Dyspnea or breathlessness is a subjective symptom. Patients report they have difficulty breathing. It is essential to know if this breathless feeling is associated with severe anxiety or a physical cause (Fardy, 2016). According to Albert (2017), dyspnea can be caused by the following:


The estimated prevalence of breathlessness in advanced disease 





Heart disease


Chronic obstructive pulmonary disease


Chronic kidney disease


These are known physical causes of breathlessness in palliative care patients:

A useful tool for assessing dyspnea through observation is the Respiratory Distress Observation Scale https://pubmed.ncbi.nlm.nih.gov/20078243/. It contains eight variables: tachypnea, increased difficulty breathing, restlessness, and grunting, plus oxygen saturation levels.
Opioids are considered the medication of choice for the treatment of breathlessness. Oxygen therapy is only recommended for hypoxic patients. No evidence supports the improvement of breathlessness using oxygen if the O2 levels are in a normal range (Albert, 2017; Fardy, 2016).

Here are some recommended non-pharmacological interventions to manage breathlessness (Powell, 2014).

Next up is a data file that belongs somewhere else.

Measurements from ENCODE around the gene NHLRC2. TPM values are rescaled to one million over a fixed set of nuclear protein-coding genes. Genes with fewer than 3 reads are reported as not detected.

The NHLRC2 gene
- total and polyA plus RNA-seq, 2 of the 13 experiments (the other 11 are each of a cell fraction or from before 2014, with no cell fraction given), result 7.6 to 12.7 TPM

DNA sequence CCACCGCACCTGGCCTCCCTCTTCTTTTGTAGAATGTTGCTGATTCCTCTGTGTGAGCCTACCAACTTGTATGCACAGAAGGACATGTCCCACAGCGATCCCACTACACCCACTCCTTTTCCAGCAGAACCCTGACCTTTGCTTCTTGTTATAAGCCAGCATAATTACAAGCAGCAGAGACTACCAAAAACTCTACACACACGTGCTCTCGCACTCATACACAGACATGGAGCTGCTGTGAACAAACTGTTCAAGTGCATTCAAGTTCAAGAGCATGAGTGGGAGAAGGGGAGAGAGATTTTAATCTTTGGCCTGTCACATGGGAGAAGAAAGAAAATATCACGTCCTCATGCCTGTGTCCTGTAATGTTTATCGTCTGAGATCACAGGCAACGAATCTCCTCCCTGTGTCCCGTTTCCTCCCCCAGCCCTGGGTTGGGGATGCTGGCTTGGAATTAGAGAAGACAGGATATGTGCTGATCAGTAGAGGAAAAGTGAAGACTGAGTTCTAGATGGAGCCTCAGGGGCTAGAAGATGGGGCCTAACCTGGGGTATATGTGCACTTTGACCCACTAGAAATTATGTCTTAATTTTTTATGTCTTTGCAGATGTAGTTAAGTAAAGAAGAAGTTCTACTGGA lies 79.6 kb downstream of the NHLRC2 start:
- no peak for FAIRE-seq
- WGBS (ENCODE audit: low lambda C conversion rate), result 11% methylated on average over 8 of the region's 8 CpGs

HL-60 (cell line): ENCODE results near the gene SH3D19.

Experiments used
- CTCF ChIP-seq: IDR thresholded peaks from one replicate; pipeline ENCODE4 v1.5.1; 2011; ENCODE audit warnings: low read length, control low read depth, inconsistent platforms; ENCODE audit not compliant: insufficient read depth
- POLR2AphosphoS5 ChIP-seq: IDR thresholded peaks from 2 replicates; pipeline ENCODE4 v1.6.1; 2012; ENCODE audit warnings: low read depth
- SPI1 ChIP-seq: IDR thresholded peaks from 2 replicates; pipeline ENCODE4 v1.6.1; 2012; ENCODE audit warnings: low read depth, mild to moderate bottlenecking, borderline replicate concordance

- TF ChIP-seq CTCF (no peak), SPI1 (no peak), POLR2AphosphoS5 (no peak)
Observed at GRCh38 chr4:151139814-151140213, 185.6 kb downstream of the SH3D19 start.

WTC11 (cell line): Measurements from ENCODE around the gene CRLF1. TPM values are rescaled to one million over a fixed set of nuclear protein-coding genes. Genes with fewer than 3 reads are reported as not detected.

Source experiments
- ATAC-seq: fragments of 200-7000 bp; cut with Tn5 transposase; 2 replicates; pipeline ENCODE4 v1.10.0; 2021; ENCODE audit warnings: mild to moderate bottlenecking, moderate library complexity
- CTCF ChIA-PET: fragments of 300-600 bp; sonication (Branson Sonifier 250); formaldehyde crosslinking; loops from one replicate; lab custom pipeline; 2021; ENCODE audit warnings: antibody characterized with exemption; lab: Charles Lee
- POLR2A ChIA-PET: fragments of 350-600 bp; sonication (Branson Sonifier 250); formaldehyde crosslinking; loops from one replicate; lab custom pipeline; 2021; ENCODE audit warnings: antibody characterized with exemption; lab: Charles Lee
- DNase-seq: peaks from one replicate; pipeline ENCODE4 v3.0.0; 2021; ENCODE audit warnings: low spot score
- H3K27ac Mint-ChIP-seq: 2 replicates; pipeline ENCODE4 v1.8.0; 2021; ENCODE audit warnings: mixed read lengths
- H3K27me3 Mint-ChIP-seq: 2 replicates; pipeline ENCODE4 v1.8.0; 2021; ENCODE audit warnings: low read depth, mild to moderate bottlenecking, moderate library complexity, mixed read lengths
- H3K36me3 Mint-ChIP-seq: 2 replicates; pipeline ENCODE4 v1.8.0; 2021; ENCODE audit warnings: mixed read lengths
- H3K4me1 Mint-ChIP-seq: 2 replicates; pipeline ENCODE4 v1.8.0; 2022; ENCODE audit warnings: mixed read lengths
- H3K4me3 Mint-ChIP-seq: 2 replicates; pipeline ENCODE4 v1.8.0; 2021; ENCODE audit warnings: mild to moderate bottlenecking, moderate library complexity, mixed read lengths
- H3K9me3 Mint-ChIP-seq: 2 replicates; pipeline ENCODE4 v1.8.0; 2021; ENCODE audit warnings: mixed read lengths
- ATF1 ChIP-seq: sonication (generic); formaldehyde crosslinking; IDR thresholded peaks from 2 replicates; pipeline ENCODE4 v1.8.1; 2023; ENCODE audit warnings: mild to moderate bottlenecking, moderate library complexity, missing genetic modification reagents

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Opioids are considered the medication of choice for the treatment of breathlessness.



Albert, R.H. (2017). End-of-life care: Managing common symptoms. American Family Physician. 95(6), 356-361.

Campbell, M. L., Templin, T. & Walch, J. (2010). A Respiratory Distress Observation Scale for Patients Unable To Self-Report Dyspnea. Journal of Palliative Medicine. 13(3), 285-290.

Del Fabbro, E., Dalal, S. & Bruera, E. (2006). Symptom control in palliative care—part iii: Dyspnea and delirium. Journal of Palliative Medicine. 9(2).

Fardy H. J. (2016). Oxygen therapy in palliative care. NPJ primary care respiratory medicine, 26, 15073.

Powell, B. (2014). Managing breathlessness in advanced disease. Clin Med (Lond). 14(3), 308–311.